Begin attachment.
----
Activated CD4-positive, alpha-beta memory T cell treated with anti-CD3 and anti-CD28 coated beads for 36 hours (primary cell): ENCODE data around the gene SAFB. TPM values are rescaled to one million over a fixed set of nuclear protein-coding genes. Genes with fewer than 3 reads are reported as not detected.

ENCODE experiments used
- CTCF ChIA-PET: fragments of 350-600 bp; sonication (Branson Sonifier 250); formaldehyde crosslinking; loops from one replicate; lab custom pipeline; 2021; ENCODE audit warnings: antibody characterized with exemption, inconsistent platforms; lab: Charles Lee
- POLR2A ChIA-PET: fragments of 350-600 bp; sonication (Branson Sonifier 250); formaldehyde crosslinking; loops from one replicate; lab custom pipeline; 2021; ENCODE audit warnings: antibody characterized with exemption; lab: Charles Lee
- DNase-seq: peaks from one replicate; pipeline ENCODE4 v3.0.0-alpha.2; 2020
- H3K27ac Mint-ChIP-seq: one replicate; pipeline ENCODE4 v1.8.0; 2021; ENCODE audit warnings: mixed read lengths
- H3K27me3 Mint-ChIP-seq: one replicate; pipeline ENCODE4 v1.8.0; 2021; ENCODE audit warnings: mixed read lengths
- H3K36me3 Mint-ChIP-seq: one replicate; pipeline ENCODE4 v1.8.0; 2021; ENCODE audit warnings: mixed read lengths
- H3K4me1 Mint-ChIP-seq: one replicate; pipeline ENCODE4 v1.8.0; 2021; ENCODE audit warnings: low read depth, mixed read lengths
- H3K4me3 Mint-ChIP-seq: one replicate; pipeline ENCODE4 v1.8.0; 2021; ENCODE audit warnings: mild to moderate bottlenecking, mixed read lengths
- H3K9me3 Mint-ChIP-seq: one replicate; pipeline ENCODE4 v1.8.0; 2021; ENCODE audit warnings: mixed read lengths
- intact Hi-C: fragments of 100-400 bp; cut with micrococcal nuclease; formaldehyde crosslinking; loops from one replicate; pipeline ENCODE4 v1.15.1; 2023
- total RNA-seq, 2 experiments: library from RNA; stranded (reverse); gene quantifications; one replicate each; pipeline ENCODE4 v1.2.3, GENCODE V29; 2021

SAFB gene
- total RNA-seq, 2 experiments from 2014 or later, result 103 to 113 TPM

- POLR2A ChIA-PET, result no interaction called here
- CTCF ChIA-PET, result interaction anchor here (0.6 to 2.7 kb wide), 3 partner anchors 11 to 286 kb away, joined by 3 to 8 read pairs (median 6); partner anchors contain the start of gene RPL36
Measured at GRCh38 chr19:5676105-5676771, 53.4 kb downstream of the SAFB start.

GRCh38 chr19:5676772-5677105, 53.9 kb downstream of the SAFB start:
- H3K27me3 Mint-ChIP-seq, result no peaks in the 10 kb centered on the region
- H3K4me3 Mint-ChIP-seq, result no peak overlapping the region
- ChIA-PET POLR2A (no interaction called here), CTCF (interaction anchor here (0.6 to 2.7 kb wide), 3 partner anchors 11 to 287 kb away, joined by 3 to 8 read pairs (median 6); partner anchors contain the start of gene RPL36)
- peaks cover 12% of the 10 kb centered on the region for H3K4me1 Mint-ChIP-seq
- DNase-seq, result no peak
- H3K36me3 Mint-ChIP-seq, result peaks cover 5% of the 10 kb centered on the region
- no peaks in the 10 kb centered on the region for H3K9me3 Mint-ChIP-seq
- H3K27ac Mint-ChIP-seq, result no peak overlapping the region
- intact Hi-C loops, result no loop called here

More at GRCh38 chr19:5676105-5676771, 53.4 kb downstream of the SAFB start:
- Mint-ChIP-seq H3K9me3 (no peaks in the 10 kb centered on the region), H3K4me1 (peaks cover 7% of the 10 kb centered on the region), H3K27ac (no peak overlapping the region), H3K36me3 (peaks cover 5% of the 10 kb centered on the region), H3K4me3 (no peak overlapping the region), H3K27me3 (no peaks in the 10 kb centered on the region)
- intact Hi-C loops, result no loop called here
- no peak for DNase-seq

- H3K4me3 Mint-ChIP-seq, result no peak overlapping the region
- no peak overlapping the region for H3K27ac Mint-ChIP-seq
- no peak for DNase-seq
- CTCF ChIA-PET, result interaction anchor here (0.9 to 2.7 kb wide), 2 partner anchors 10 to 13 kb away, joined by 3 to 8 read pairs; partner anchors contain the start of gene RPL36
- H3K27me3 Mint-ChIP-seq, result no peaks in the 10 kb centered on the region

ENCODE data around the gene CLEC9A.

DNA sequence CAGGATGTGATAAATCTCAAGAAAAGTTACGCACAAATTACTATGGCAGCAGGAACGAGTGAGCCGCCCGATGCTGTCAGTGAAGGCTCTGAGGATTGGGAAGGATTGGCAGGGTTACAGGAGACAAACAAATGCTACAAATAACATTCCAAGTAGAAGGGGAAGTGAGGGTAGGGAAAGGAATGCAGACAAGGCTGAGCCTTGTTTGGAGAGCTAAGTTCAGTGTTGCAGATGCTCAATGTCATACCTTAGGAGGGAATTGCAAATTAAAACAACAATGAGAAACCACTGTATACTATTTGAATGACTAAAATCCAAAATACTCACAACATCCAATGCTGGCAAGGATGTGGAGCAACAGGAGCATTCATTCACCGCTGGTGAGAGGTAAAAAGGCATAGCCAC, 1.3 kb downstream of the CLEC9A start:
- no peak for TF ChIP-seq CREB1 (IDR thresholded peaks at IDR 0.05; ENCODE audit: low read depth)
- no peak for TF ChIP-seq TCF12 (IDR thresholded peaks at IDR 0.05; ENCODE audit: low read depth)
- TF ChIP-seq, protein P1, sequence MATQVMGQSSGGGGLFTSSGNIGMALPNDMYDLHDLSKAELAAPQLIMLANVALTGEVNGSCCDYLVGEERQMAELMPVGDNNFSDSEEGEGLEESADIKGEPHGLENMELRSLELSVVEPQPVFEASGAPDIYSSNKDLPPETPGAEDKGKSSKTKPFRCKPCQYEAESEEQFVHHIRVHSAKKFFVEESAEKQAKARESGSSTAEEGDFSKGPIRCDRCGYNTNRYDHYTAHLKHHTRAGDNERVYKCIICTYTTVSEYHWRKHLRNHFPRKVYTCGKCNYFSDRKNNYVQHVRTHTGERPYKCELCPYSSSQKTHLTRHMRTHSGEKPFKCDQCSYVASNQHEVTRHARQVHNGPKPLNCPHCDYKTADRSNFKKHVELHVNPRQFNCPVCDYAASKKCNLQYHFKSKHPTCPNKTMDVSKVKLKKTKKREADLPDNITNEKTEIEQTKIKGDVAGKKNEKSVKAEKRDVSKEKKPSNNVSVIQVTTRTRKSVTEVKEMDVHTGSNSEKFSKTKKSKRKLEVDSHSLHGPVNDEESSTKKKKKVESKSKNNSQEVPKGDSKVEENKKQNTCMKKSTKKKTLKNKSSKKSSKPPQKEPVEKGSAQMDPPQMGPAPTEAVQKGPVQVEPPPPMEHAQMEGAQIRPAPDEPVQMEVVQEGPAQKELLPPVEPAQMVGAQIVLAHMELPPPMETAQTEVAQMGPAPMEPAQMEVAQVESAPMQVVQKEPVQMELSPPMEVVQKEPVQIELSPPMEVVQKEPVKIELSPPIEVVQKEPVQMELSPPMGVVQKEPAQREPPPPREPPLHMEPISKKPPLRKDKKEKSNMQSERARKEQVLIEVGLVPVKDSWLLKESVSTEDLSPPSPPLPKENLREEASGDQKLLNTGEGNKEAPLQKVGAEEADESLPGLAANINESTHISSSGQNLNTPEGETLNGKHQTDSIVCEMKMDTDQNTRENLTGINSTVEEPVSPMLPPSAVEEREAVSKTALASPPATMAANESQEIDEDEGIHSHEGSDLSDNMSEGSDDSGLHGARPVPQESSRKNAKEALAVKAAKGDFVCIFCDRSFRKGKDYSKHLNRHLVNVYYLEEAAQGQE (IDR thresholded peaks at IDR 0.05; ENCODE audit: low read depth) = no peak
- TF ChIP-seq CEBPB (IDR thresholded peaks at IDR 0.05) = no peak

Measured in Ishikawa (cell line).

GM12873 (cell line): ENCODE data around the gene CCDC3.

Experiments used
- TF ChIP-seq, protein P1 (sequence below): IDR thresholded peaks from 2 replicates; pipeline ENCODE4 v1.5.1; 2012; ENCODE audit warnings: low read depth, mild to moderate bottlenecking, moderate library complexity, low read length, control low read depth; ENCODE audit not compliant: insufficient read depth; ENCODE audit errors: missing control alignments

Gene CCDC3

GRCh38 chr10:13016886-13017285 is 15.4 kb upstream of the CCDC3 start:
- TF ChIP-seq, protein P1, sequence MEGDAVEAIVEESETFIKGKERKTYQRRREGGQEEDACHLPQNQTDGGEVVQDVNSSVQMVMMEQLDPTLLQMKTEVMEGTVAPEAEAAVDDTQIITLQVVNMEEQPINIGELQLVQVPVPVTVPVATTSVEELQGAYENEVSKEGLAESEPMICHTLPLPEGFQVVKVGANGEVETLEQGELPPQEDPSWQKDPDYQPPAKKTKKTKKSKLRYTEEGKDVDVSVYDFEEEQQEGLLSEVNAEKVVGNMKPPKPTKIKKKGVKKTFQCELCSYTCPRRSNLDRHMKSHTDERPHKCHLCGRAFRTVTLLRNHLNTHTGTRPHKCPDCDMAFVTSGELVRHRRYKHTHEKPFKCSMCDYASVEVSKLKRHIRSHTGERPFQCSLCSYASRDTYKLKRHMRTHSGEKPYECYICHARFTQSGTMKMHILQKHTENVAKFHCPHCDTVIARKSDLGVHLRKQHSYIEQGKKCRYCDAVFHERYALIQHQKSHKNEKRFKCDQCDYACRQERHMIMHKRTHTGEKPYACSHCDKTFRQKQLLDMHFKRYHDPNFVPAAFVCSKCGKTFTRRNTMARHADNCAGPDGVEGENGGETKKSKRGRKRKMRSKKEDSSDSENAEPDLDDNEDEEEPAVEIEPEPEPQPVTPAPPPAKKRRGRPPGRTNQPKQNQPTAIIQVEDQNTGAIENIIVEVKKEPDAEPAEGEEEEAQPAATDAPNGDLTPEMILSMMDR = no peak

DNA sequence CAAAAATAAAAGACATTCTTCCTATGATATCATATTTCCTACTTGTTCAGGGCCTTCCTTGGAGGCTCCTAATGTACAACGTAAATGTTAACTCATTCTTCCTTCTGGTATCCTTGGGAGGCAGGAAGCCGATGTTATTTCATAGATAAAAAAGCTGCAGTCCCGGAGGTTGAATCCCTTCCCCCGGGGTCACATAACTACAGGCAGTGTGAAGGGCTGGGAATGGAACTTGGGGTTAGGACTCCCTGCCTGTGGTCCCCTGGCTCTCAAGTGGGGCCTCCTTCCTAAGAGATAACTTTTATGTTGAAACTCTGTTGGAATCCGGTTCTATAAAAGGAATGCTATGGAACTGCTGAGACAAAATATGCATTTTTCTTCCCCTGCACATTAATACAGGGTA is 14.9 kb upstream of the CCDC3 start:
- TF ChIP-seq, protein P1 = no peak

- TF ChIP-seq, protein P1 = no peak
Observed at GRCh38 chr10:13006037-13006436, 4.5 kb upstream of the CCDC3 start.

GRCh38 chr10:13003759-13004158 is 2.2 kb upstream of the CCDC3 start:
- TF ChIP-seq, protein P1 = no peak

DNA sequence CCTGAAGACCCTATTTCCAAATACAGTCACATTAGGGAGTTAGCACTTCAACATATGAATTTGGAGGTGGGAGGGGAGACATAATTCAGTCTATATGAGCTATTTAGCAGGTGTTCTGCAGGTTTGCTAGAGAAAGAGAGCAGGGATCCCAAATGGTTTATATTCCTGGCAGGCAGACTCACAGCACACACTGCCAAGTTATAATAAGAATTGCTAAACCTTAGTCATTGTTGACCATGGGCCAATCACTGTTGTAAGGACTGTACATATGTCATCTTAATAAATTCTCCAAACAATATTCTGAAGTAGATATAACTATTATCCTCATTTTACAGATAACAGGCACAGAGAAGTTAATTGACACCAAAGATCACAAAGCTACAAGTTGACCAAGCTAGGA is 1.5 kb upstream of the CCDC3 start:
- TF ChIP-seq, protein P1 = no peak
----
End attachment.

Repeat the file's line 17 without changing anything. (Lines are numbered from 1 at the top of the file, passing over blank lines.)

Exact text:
- CTCF ChIA-PET, result interaction anchor here (0.6 to 2.7 kb wide), 3 partner anchors 11 to 286 kb away, joined by 3 to 8 read pairs (median 6); partner anchors contain the start of gene RPL36